Browsing 140 - 150 results of 351 programs for category - Science in Action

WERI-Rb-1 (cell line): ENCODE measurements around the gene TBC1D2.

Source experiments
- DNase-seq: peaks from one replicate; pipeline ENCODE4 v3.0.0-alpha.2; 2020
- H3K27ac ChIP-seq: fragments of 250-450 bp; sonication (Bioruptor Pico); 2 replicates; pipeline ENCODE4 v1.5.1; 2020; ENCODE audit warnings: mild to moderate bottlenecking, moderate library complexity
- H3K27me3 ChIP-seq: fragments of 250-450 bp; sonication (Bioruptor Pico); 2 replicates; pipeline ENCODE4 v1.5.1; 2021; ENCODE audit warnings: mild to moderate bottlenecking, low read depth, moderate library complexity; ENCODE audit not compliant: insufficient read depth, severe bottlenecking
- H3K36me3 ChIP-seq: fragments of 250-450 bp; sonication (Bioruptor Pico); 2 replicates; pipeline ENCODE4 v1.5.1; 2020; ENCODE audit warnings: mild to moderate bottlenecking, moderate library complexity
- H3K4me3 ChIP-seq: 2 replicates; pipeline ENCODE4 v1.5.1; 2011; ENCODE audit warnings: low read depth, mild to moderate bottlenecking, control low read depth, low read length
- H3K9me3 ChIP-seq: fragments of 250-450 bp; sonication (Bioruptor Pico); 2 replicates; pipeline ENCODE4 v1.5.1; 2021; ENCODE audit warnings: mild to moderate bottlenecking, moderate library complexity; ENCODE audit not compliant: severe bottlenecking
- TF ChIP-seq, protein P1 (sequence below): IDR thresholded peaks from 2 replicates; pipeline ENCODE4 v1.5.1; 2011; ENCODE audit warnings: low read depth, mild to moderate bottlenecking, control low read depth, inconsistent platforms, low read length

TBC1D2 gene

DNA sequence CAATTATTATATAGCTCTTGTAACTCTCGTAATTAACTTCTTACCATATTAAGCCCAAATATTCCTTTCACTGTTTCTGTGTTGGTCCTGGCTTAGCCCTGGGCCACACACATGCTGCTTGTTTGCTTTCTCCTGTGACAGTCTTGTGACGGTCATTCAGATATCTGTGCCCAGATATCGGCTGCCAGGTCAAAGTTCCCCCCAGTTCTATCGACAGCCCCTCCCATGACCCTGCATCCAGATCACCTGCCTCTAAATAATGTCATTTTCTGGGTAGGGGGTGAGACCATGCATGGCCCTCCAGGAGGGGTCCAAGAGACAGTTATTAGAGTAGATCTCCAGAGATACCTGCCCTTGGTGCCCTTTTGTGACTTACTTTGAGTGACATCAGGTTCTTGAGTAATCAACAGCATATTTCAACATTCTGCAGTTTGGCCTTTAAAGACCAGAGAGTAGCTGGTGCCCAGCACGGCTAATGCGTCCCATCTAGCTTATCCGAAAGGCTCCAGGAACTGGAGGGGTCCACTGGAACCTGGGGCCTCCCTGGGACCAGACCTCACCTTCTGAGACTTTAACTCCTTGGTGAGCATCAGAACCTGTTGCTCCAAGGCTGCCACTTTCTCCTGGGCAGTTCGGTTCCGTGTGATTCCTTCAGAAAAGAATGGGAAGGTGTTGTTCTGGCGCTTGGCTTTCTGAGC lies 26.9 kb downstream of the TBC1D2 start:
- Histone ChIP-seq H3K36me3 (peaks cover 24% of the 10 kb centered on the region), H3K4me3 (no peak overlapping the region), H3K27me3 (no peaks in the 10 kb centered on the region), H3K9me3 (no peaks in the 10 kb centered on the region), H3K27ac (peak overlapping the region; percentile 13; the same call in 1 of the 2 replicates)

To get to Greenland, scientists fly with the 109th Air National Guard in a Hercules C-130 aircraft. It is definitely not your typical airline experience. At the National Ice Core Lab in Denver, Colorado, scientists study ice cores in a Class 100 clean room lab kept at minus 7 degrees F. The Jakobshavn Isbræ is among the fastest-moving glaciers in the world. The Jakobshavn is an outlet glacier, one of the few places where the giant Greenland ice sheet can shed ice in the form of gigantic icebergs. This timelapse video (100x real speed) from glaciologist Mark Fahnestock shows one of these massive calving events. Notice the dark blue ice that surfaces when the iceberg flips over in the ice-choked Ilulissat icefjord. Time interval on this timelapse is 10 seconds per frame. A tattoo lasts a lifetime, thanks to your white blood cells. Watch and listen as researcher Mike McGrath explains how these warrior cells protect you from disease—and keep body art intact. What's so special about the sea urchin? Watch and listen as urchin researcher Fred Wilt describes the things he and others observe under the microscope. In this video, ride in a special Mattracks truck across the ice sheet with geologist Christina Riesselman as she travels with ANDRILL Staff Scientist Richard Levy from McMurdo Station to the ANDRILL drill site. They investigate the truck’s special wheels, observe beautiful panoramas of the Transantarctic Mountains, and hear the drill running at the drill site. Join us for more conversation with David Ainley and other researchers studying Adelie penguins in Antarctica’s Ross Sea. This machinima, a movie made entirely within Second Life (a 3-D virtual world), shows a simulation of the impact of a meteor on the surface of Mars. Join Exploratorium Senior Scientist Paul Doherty as he gives us an update on Mars and examines the possibility of an upcoming asteroid collision with the red planet! Scientist working on the South Pole Telescope explain data collection, focusing on the telescope's receiver, a precise instrument with a thousand "eyes" pointed to the distant universe.